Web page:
• Alphabet To Give Up 'Double Irish, Dutch Sandwich'
    Reuters has seen a 2018 tax document filed with the Irish and Dutch governments that suggests Google's parent company Alphabet will no longer use the intellectual property licensing scheme known as the “Double Irish, Dutch sandwich." A 2017 filing showed Alphabet had moved $23 billion through a shell company to Bermuda. It allowed Alphabet to delay paying U.S. taxes.
  • U.S. Companies Still Struggling To Comply With CCPA
    One day to go before the California Consumer Privacy Act (CCPA) kicks off and U.S. companies are still struggling to comply. About half of U.S. security professionals surveyed by data security software company Egress in October 2019 said their firms were already compliant with CCPA or would be by the end of the year. A November 2019 Egress survey found 93% of US IT decision-makers said they had at least taken some steps to comply with privacy regulations, according to eMarketer.
  • Optimizing For Audio Content, Podcasts
    A discussion on Reddit between Google's John Mueller and others in the Reddit community provided advice on optimizing an audio based site that features podcasts and audio books. All pages need content for Google to understand the content to rank it. Here's some interesting information on optimizing content for all those moving from text to audio.
  • Best Search Patents From 2019
    Bill Slawski, director of SEO research for Go Fish Digital, published his list of the top 10 search engine patents from 2019. The list includes everything from patents for Google News, to local search knowledge graphs. The majority of his favorites from the past year are knowledge-based patents covering the use of knowledge graphs and entity extraction, he wrote in a blog post. 
  • A Google Year In Review
    Google rings in 2020 with a look back at 2019. Emily Wood, editor-in-chief for The Keyword, walks through changes at Google in the past year, everything from search and Stadia, to Action Blocks and Google Maps.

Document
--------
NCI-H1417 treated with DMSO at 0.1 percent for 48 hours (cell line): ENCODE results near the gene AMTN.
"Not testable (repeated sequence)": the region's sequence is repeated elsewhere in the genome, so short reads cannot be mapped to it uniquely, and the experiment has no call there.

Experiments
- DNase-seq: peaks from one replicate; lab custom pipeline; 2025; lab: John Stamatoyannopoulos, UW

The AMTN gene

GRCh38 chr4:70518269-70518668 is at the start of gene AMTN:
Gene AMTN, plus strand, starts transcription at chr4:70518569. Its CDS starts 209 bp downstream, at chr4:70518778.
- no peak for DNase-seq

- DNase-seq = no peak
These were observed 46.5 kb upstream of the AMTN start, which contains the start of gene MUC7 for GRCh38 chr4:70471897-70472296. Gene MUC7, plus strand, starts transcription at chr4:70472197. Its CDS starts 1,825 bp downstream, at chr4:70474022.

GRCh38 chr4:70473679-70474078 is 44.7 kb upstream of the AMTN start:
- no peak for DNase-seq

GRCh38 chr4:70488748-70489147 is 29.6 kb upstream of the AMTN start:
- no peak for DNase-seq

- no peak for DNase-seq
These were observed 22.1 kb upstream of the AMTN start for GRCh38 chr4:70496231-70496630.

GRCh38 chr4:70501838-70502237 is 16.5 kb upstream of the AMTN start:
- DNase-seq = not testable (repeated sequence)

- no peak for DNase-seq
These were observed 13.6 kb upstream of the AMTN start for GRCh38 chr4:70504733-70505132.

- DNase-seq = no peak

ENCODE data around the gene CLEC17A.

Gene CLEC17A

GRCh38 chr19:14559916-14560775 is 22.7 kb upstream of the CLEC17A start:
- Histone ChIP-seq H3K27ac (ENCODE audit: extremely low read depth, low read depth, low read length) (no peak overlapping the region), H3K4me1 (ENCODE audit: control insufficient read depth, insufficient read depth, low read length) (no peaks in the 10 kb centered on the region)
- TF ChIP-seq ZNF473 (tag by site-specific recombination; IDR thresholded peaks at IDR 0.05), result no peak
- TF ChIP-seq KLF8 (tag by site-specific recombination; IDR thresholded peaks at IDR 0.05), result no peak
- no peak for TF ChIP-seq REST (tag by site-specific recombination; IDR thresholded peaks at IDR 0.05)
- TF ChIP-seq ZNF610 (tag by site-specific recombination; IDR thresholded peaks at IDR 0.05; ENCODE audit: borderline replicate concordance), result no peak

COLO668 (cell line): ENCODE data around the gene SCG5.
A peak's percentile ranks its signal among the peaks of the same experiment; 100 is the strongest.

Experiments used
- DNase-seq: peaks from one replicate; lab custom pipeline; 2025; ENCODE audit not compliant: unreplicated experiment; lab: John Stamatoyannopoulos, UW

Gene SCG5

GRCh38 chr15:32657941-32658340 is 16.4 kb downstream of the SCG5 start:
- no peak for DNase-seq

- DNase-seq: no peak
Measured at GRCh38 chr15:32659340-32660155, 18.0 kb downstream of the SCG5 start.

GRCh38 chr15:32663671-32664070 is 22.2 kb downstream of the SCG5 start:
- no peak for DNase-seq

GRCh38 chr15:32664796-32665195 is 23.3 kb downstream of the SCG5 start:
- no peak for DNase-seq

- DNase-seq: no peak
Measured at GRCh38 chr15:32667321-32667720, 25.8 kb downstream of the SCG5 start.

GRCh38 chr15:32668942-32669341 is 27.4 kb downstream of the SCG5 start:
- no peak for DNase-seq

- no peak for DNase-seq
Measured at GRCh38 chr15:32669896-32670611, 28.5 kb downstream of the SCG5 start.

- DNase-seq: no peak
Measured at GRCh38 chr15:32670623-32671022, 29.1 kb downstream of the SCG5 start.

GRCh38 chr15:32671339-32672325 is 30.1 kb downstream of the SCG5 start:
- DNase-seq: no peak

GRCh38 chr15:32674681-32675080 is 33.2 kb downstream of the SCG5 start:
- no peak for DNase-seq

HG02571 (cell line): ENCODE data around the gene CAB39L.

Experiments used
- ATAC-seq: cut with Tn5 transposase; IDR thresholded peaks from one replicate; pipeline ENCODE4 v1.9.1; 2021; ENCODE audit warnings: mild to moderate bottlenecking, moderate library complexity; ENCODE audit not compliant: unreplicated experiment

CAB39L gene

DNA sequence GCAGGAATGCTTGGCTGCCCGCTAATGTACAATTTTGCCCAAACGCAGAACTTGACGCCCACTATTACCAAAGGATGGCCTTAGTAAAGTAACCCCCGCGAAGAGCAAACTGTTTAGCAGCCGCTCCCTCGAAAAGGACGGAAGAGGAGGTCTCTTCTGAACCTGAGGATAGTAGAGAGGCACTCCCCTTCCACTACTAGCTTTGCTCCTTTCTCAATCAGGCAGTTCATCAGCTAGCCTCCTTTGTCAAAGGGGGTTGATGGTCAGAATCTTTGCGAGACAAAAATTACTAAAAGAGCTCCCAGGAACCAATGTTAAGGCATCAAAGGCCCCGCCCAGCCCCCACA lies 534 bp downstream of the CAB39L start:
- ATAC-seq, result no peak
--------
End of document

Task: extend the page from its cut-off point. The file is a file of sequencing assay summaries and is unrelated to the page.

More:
• Google Acquires Typhoon Studios For Stadia
    Looking for the perfect game from Google's streaming platform Stadia? It may soon come from Google's acquisition of Montreal-based Typhoon Studios announced Thursday. The studio supported by about 26 employees has yet to release its first title after being founded nearly three years ago, but their upcoming game Journey to the Savage Planet will be released in late January, according to one media outlet.  The employees will join a Stadia team in Canada led by former Ubisoft exec Sébastien Puel.
  • Microsoft Serves Banner Ads In Mail, Calendar App
    Microsoft is serving advertising banners in its mail and calendar app in Windows 10. A media site reported briefly seeing the ads last November, before they disappeared. But they are back. The advertising banners also serve up in the Outlook app for Android, according to Mspoweruser. The ads are from third-party vendors.
  • Have You Googled 'Impeachment'?
    Michael Bloomberg has shows what a bottomless advertising budget can do. He got to the top of query results by purchasing the word “impeachment" in Google Ads, but he's also buying his way into the hottest political conversations, according to the New York Times. A search asking the question “Who can beat Trump?” returns ads for Mr. Bloomberg, too. The NYT estimates Bloomberg spent $7.5 million in three weeks. The Trump campaign has spent $9.1 million in a year. The money may bring awareness to Bloomberg's campaign, but will it help him to win?
  • Google Adds Optimization Score For Display Campaigns
    Google Ads shows an optimization score for Search and Shopping campaigns, and it is now available for display campaigns. The combined account-level score will include Search, Shopping and Display, according to a post. Similar to Search and Shopping, the optimization score for Display campaigns ranges from 0% to 100%. One-hundred percent means the campaigns are set to perform at their full potential. Ryan Beauchamp, product manager for Google Ads, explains.
  • Four Fired Google Employees To File Labor Charges
    Google says that four of its workers were fired for "clear and repeated violations of our data security policies," according to a memo obtained by Bloomberg. In interviews with the Guardian on Monday, the workers said they were fired to quash organizing oppositions, which is in violation of federal labor laws. The four plan to file charges known as unfair labor practices with the National Labor Relations Board, the U.S. government agency tasked with enforcing labor law.
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